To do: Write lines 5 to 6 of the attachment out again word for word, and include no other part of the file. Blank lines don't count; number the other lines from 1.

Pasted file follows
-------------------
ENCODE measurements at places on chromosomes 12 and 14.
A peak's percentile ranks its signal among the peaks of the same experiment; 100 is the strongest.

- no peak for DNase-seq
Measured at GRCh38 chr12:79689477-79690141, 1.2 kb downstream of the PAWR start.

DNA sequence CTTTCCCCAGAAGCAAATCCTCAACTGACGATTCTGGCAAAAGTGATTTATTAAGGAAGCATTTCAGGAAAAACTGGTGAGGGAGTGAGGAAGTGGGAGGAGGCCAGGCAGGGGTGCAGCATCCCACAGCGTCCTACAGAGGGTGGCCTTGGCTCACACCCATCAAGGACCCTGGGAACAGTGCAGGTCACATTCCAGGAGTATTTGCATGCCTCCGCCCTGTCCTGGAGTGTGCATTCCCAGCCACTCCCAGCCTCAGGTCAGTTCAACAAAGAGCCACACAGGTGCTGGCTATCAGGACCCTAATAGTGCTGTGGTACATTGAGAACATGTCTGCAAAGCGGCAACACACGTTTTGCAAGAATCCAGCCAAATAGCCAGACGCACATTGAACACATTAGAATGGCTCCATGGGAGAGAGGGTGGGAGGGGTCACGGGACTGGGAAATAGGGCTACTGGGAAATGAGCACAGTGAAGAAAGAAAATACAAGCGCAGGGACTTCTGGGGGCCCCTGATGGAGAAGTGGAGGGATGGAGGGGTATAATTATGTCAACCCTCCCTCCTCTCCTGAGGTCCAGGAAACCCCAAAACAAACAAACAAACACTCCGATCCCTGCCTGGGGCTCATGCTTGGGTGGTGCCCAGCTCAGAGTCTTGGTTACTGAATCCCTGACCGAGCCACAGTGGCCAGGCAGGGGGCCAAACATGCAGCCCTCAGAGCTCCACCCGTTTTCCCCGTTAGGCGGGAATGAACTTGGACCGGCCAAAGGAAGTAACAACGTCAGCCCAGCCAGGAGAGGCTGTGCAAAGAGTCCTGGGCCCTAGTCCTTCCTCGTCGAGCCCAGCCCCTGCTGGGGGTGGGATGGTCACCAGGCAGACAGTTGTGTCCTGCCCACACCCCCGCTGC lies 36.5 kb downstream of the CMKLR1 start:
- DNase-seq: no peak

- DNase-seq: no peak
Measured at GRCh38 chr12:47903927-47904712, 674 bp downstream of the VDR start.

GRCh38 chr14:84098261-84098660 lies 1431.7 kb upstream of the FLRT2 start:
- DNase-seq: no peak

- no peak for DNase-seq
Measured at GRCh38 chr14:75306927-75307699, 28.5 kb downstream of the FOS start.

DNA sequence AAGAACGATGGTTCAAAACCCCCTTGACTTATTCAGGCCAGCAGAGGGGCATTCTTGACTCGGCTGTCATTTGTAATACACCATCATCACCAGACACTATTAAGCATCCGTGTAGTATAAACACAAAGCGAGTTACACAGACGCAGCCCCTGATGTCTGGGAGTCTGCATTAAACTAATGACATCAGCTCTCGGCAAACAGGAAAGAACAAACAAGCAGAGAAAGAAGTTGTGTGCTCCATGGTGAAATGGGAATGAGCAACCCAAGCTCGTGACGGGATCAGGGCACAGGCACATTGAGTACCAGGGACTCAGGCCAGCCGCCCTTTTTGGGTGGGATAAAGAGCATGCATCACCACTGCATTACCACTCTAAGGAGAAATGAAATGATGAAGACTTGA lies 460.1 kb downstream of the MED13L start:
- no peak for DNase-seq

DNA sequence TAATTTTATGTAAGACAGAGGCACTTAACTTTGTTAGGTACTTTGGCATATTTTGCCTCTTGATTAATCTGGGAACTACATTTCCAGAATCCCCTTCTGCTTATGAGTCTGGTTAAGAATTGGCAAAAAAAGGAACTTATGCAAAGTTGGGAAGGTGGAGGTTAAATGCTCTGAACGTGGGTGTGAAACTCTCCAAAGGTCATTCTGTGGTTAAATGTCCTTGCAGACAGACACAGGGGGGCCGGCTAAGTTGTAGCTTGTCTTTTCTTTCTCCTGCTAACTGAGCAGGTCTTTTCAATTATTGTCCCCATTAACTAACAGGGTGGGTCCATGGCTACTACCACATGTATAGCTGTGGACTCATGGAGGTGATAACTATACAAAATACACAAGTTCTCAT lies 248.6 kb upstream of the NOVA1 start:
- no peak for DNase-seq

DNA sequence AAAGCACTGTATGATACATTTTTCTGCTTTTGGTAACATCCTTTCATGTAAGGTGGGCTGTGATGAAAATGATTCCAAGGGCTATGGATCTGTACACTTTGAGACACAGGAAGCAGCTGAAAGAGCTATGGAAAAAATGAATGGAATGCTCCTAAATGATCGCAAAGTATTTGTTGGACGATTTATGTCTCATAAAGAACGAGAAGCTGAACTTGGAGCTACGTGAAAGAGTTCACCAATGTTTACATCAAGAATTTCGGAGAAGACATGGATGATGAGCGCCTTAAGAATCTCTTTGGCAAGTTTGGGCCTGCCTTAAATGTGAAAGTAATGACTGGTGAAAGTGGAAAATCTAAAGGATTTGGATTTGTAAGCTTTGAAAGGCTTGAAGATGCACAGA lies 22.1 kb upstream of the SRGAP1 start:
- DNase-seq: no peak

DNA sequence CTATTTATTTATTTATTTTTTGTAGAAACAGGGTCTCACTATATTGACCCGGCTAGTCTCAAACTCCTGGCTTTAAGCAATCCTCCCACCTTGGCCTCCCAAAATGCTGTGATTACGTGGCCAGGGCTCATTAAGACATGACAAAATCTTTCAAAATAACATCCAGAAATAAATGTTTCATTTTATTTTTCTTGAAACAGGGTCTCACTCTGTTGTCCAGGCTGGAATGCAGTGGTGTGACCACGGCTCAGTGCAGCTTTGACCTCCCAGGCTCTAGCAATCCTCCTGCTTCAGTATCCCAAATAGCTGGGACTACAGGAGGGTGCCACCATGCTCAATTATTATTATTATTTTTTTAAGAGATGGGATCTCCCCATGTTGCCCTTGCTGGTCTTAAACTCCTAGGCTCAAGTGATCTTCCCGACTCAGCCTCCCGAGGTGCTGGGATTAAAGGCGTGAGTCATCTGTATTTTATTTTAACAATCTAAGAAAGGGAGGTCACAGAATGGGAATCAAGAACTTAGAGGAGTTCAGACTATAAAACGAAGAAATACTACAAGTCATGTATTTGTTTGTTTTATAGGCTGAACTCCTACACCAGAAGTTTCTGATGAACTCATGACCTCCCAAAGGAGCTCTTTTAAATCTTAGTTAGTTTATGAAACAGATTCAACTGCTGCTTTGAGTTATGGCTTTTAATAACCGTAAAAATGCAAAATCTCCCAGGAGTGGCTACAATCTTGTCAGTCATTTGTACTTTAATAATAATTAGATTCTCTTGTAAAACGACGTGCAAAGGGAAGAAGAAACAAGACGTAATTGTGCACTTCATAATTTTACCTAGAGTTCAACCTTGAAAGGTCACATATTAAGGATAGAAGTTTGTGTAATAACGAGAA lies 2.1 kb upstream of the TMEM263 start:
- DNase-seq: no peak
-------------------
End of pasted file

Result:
DNA sequence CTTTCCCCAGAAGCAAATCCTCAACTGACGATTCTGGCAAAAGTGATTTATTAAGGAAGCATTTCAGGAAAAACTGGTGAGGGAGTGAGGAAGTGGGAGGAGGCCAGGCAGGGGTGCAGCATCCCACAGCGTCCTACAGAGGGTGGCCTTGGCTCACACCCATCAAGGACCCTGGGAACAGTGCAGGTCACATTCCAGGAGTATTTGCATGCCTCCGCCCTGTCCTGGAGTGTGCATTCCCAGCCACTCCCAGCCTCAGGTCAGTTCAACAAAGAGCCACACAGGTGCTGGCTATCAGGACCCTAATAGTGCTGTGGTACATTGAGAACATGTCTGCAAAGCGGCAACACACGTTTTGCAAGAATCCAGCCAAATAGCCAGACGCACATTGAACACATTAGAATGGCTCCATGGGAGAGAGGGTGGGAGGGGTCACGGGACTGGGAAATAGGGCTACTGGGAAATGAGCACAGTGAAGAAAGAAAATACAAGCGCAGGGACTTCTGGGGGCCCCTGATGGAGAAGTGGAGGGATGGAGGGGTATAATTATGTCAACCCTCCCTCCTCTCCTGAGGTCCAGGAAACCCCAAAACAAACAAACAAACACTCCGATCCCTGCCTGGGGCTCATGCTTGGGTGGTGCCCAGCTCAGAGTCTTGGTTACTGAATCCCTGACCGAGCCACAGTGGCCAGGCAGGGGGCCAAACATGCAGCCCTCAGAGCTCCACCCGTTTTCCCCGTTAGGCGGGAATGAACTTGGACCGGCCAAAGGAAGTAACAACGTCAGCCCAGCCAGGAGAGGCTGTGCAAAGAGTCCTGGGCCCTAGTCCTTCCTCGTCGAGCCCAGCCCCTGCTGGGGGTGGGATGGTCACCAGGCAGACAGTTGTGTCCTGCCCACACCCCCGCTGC lies 36.5 kb downstream of the CMKLR1 start:
- DNase-seq: no peak